Today we got some much needed time to rest and recuperate back at the hostel after camping at the Hotel Husafell campgrounds. Our stream crew sampled four lakes during this three day/ two night outing, including one experiencing bottom drainage, one fed by glacial runoff from Langjokull, a shallow system near Reydarvatn, and a long and thin tectonic lake. Our major achievement was getting not one, but two successful sediment cores! We fought strong winds and swarms of flies to core the lake and extract the sediment for over an hour each time. This will help us to better understand the past condition of these lakes and to see how they have changed over time in temperature and composition. Ridge and stream work was capped off each day with time around the instant grill singing songs about geology and limnology, roasting marshmallows, and telling plenty of scary ghost stories.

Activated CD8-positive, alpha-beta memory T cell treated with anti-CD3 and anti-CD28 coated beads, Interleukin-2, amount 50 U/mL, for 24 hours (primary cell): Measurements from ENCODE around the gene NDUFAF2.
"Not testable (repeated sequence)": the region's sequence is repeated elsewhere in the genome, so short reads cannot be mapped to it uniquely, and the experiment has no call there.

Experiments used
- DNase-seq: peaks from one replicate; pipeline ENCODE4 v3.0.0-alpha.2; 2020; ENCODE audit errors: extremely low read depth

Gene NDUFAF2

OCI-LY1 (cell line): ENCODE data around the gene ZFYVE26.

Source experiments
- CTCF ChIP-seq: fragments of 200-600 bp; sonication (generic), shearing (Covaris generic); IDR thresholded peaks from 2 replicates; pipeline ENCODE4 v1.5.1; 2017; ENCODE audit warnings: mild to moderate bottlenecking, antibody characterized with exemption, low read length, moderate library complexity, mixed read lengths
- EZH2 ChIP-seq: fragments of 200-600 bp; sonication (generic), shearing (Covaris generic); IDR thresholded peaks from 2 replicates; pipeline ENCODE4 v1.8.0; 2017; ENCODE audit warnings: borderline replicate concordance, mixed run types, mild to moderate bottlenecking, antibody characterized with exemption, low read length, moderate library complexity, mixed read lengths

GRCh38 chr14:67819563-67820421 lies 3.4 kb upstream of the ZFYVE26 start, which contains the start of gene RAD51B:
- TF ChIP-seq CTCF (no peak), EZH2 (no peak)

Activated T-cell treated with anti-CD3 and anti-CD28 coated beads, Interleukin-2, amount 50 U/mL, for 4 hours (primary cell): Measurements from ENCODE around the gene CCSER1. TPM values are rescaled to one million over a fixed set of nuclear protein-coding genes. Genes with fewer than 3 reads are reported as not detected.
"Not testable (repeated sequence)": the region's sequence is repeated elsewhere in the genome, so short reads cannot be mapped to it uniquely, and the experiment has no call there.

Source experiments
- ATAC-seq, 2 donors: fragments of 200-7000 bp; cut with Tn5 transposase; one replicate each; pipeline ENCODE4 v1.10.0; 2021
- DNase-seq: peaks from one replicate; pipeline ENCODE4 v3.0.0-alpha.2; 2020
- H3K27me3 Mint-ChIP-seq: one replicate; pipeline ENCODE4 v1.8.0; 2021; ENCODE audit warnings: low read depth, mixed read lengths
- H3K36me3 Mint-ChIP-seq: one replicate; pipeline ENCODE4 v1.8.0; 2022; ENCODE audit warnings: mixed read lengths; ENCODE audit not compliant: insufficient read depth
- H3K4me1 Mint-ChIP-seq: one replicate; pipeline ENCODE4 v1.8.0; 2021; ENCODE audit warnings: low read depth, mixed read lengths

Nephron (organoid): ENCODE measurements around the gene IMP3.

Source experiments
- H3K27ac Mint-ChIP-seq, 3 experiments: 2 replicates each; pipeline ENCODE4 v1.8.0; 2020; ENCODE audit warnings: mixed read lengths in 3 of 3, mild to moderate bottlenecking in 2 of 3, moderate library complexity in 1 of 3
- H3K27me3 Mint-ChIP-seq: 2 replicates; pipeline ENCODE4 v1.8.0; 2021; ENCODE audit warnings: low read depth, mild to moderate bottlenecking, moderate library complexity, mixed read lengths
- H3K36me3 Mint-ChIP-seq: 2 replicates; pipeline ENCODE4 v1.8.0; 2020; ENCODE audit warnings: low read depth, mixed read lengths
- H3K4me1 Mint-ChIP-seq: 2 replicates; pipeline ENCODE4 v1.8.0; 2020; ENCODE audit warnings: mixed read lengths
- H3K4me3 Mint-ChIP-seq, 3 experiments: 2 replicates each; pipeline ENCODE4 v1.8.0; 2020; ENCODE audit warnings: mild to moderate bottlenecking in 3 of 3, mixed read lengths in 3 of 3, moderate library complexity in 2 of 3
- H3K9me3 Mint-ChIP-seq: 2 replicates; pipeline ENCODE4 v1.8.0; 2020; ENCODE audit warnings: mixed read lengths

We also looked at Ok, a large shield volcano that once had a glacier on top, but has since melted. Don’t worry though, it hasn’t erupted since the Pleistoscene era and is inactive now. In that area, we hiked down a ridge to find our glacial input lake off a steep cliff. It was bright turquoise and stretched along the base of a tuya, or flat-topped volcano. It was also very, very cold! After that, the whole group drove up to and walked on the second largest glacier in Iceland, known as Langjokull, which is Icelandic for “long glacier.” We brought the Dickinson flag along for the photo shoot of course, to fly high in the snow. We definitely felt like we had conquered Iceland. Now it’s time to sit back, relax, and enjoy our day off. Ya know, the Viking Festival started today… I know what I’m doing this afternoon.